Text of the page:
• Ownership?? The utility is supposed to be owned by the citizens, NOT by the commission as their personal piggy bank. Get out of here with your continued liberal talking points. The commission has proven time and again that they DO NOT care about its citizens, as evidenced by its $1.7 BILLION debt.

  • I wish they would do what they’ve caused GRU to do, drive over a cliff. Without seatbelts, without airbags and without a parachute. All of you lemmings should go with them.
    If there’s any single group that should be run out town it’s the City Commission and the Mayor.

    • Look yoyo, you absolutely can do that to the those who run GRU now – they serve at the discretion of the citizen of Gainesville. The coming board – if it’s legality stands up – will answer to no one except the Governor, who never comes here and hates Alachua County. Of course most of you posting here seem to hate it to, so WTH are you doing here?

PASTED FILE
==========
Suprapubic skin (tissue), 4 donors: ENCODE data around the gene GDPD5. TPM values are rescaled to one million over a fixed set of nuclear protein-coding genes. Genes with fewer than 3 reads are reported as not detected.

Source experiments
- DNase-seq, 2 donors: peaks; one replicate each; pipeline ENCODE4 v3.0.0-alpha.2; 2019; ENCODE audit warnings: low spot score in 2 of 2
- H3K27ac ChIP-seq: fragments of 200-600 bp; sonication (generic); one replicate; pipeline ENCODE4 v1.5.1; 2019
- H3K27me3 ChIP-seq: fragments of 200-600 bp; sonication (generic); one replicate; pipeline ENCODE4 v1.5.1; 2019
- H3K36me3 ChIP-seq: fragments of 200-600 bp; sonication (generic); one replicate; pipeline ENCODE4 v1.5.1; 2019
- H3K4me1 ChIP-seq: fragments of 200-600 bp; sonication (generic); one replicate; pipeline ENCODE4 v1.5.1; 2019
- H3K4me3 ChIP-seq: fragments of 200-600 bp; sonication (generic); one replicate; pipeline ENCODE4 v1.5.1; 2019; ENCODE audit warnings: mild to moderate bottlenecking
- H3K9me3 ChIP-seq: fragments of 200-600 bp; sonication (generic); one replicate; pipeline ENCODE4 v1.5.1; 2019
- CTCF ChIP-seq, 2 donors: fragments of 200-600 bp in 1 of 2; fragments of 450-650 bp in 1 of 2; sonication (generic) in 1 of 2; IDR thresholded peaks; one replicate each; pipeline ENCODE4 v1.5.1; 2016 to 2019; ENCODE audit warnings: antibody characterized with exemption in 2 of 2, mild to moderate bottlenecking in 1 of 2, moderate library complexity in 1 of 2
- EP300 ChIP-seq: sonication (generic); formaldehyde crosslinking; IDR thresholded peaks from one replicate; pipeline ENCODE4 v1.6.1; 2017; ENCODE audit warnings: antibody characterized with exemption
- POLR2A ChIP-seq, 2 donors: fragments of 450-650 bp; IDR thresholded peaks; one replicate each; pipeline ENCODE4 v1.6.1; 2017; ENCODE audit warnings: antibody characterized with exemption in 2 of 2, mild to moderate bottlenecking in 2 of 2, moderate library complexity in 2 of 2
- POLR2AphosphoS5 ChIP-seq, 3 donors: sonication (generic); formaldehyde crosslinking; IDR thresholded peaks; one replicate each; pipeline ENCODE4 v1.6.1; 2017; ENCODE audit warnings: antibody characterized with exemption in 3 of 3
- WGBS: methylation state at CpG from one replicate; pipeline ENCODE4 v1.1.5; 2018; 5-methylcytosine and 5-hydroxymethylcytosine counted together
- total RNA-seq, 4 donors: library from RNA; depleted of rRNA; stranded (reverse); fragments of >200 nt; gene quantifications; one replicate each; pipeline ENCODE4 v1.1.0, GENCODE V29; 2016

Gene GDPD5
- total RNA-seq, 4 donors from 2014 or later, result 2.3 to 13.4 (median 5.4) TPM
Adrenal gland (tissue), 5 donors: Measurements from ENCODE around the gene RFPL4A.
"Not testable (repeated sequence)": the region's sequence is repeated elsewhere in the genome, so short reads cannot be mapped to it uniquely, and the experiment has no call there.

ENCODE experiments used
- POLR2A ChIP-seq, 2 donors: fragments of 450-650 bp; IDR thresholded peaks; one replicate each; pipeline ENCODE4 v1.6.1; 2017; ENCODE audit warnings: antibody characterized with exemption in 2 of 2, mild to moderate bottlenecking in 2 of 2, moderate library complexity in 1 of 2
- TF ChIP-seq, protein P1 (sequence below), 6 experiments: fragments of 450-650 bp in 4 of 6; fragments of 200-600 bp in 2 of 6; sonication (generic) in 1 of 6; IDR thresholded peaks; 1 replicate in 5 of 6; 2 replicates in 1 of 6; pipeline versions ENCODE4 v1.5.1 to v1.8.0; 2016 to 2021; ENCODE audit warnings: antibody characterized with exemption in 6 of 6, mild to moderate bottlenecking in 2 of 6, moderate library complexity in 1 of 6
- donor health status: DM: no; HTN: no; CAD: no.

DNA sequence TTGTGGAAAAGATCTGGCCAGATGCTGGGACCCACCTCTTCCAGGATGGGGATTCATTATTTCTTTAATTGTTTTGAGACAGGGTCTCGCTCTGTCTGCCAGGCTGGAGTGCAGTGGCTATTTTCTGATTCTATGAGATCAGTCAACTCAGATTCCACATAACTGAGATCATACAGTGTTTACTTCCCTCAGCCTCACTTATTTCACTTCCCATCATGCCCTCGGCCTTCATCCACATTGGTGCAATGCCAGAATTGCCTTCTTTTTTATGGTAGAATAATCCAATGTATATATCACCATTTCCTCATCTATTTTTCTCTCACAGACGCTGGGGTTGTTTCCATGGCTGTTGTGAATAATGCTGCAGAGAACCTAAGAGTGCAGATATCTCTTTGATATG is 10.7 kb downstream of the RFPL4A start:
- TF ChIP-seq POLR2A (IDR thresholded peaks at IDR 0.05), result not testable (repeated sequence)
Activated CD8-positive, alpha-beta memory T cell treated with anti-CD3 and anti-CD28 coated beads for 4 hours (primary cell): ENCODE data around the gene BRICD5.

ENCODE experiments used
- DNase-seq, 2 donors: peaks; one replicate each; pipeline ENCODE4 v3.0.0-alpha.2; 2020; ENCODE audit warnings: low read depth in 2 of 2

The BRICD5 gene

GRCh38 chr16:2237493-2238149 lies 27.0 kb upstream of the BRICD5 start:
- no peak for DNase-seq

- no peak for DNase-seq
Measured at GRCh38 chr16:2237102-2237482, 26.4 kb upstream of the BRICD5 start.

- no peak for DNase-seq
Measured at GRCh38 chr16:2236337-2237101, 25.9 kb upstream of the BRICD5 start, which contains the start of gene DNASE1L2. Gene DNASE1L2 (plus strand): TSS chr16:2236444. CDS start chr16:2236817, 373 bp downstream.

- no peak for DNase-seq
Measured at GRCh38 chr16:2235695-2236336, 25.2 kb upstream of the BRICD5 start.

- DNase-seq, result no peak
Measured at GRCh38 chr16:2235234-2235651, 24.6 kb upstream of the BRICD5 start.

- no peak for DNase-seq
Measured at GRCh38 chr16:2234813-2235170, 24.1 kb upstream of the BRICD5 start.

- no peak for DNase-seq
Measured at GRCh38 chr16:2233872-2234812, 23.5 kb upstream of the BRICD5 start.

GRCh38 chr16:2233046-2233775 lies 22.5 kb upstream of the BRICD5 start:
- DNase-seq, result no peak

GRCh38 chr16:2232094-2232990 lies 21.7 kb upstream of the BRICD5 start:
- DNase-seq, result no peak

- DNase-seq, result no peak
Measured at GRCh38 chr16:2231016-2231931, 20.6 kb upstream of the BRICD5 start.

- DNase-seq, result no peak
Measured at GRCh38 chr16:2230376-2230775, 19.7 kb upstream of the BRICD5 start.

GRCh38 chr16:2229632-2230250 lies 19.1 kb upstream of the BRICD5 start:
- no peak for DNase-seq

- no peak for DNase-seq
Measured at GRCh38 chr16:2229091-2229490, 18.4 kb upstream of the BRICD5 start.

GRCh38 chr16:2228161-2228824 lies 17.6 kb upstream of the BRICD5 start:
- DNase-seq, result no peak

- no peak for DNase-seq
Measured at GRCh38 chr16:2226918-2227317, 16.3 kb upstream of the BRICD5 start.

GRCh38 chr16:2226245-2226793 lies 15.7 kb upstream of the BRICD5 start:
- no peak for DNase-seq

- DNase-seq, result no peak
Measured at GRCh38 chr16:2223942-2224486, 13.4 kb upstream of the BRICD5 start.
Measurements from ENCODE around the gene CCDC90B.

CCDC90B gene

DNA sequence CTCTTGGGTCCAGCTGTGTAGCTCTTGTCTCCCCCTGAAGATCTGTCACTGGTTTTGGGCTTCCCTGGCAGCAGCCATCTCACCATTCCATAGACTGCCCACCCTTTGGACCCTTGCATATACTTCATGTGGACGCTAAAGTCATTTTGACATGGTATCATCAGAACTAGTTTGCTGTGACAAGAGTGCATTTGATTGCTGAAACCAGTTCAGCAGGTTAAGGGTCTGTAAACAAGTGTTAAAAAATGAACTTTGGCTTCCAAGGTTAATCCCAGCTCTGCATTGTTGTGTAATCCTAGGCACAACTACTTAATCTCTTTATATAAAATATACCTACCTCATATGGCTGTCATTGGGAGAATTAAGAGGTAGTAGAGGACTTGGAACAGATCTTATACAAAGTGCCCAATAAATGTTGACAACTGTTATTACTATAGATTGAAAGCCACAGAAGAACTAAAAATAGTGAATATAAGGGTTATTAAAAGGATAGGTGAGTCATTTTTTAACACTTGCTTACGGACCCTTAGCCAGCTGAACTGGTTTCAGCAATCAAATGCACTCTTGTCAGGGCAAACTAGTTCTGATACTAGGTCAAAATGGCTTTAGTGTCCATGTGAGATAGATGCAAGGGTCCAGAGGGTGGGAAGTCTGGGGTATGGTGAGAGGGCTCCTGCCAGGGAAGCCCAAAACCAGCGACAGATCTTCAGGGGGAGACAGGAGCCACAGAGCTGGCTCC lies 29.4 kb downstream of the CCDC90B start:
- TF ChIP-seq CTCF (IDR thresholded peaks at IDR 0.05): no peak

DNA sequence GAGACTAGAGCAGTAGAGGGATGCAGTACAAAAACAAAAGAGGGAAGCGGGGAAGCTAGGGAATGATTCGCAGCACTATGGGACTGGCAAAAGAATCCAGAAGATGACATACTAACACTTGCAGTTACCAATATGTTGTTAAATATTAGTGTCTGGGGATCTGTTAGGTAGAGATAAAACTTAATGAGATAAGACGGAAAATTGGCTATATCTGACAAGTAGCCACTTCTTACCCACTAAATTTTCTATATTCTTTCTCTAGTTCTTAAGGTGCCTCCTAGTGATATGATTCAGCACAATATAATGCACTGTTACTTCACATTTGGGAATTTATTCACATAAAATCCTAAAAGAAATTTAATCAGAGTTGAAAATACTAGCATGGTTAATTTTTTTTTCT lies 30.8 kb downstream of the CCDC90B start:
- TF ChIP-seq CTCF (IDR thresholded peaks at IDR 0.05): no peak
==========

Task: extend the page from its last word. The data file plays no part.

• Glad to see you’re still getting Jizzy with it. If you don’t like the boards, don’t read them. Until then, we’re all aware which way you go; whatever way Harvey tells you to.
        There’s not much to like about what city leaders are doing unless you just like taking things up your rear end. Maybe you just derive a certain degree of masochistic pleasure in reading about the incompetent leaders you envy.
        You’re right about one thing, I don’t care about the policies and fiscal incompetence of local leadership. Unfortunately there aren’t many ways to correct it given the demographics and ignorance of voters.
        Until then, there’s nothing keeping you here reading what an idiot you are but you.
        If you don’t like that, too bad.

        • I think you meant to say your Daddy in Tally is taking it for you because you, guest, and the captain can’t get it together to actually win an election in the place that owns the utility.